Resident of a commune: Rhinoceros beetle
Looking at the rhinoceros beetle (Oryctes nasicornis) you know what to expect! The males of the rhinoceros beetle carry a backward curved horn on their head in order to beat conspecifics, in the struggle for the female.
I found this specimen in a habitat tree together with a female and the rival.
Male European rhinoceros beetle
Male specimens like the one up here in the picture are about the size of a rectangular Lego brick (1,18 in). The horn can be up to 0,39 in long.
It is a sexually dimorpic species. The male's head is topped by a long curved horn (hence its common name), while the females have no horns.
Female European rhinoceros beetle
The females are slightly larger and fit next to a tealight (1.57 in).
With them, the horn is only slightly indicated.
As beetle mothers, they are very demanding and do not lay their eggs everywhere. Above all, it should be cuddly warm, because the beetles and their larvae like this very much.
The technical term for this is thermophilia (from ancient Greek θερμός thermós "warm" and φίλος phílos "loving").
If a garden is ecologically managed, it may be that larvae, so-called grubs can also be found in the domestic compost. Originally, the beetles were increasingly found in deciduous trees with a high proportion of deadwood, but have become well accustomed to the proximity to humans.
The life of the European rhinoceros beetle
The reason why the beetle can no longer be found too often is the destruction of its natural habitat.
Because he likes decomposed substrate inside old trees, or coarse woody debris and rotting wood stumps very much, habitats in old trees are rare. Such valuable trees are often simply removed from an exaggerated sense of order.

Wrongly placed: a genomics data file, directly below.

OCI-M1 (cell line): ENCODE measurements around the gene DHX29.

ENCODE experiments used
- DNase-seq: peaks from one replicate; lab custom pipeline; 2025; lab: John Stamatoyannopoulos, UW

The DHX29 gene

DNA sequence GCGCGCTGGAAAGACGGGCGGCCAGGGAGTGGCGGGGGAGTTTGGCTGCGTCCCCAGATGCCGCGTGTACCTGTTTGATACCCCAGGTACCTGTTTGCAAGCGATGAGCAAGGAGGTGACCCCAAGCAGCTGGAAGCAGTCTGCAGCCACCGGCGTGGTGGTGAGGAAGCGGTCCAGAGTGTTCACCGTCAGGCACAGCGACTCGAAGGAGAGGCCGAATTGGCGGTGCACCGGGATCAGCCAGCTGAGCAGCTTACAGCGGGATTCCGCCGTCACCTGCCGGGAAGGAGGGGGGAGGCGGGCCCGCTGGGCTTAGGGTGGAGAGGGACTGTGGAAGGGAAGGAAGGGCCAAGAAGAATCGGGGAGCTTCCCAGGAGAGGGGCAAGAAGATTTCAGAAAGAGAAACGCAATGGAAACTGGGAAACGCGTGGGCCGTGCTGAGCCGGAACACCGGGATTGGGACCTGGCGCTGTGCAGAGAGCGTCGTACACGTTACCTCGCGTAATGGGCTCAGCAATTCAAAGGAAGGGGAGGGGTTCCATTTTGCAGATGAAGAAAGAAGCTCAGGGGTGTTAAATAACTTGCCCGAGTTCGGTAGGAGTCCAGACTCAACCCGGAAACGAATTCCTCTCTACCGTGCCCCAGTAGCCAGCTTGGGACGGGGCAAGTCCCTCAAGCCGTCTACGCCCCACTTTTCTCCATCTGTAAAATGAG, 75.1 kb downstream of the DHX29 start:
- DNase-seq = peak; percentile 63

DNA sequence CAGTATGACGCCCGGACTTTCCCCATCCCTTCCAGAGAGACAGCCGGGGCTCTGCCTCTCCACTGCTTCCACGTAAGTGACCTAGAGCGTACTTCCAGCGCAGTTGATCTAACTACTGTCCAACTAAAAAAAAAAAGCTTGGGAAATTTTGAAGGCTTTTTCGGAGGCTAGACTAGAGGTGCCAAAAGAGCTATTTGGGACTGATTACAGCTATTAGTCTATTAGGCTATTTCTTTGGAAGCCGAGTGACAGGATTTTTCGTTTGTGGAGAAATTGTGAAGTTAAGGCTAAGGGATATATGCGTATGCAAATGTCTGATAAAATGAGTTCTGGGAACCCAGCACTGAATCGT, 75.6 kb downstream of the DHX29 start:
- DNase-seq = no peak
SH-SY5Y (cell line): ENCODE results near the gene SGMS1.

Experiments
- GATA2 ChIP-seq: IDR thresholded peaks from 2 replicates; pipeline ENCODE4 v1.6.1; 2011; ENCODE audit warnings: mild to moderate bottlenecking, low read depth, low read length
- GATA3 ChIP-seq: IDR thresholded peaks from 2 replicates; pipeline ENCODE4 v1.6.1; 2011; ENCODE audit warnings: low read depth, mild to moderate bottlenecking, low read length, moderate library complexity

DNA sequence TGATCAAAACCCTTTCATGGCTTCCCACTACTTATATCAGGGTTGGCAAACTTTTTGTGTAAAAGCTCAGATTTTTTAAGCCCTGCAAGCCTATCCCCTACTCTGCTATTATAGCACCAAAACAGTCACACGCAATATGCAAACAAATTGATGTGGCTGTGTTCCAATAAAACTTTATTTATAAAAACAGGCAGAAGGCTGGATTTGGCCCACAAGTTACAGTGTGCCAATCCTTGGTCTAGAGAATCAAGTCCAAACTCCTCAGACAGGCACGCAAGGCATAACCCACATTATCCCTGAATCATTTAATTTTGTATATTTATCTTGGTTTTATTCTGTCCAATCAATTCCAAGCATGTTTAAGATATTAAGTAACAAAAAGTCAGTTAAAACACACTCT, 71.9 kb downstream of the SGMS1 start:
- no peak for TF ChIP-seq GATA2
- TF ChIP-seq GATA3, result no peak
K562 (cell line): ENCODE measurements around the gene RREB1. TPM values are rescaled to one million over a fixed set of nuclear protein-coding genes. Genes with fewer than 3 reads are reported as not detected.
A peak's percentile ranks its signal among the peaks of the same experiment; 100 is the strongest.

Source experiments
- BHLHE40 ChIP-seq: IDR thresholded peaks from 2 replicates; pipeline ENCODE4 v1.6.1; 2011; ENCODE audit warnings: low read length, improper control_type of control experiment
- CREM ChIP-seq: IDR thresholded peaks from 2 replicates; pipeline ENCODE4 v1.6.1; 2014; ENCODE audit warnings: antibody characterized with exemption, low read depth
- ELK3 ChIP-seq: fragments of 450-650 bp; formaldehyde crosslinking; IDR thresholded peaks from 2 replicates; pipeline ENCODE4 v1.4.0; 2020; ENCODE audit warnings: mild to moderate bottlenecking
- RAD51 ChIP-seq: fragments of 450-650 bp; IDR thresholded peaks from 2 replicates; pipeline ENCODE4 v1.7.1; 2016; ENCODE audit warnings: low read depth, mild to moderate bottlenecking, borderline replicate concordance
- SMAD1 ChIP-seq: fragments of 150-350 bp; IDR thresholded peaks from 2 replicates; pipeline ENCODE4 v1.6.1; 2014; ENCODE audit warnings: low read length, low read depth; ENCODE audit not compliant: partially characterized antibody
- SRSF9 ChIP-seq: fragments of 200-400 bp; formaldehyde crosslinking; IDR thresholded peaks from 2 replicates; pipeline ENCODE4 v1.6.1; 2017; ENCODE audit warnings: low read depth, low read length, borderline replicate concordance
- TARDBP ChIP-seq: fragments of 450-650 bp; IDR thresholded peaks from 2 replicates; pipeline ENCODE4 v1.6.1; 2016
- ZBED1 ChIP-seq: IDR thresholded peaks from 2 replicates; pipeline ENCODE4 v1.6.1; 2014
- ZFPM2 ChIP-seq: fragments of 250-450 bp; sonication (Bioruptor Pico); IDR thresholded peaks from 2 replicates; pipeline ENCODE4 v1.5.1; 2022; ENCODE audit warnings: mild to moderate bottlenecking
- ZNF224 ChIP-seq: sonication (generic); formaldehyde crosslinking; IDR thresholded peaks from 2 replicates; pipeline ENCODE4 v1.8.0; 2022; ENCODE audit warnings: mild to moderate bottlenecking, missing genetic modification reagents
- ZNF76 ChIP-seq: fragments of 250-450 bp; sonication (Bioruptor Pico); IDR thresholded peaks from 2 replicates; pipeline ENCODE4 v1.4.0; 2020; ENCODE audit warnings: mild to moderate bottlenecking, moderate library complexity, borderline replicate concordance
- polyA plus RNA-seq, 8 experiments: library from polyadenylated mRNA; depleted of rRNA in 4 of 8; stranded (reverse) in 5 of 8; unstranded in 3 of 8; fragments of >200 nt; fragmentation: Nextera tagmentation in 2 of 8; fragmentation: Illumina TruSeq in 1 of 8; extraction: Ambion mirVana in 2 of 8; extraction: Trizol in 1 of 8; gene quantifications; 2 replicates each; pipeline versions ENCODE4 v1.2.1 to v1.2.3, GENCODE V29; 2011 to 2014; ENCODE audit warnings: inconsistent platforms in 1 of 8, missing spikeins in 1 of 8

If the female has decided on a male, the eggs are laid sometime during the summer. After that, the larva passes through 3 larval stages. This means that the grubs are getting bigger and bigger as they feed on mulm or nutrient-rich plant parts inside the tree or compost.
The "finished" beetles need about 2-5 years until they hatch from the moment of egg laying.
If the home, e.g. the tree, should be felled in the meantime without having been examined for such important habitat sites beforehand, the complete brood of the female is lost.
If the finished beetles hatch because they were lucky enough to grow up in a recognizable habitat tree, they have several weeks to look for a partner and then the cycle starts all over again.
In this ash leaved-maple they have the best chances and I was very happy to have discovered it!
That's why it's so important to draw attention to habitat trees... endangered species could live here.
All that is missing is a sign so that EVERYONE can recognize it... and can protect it!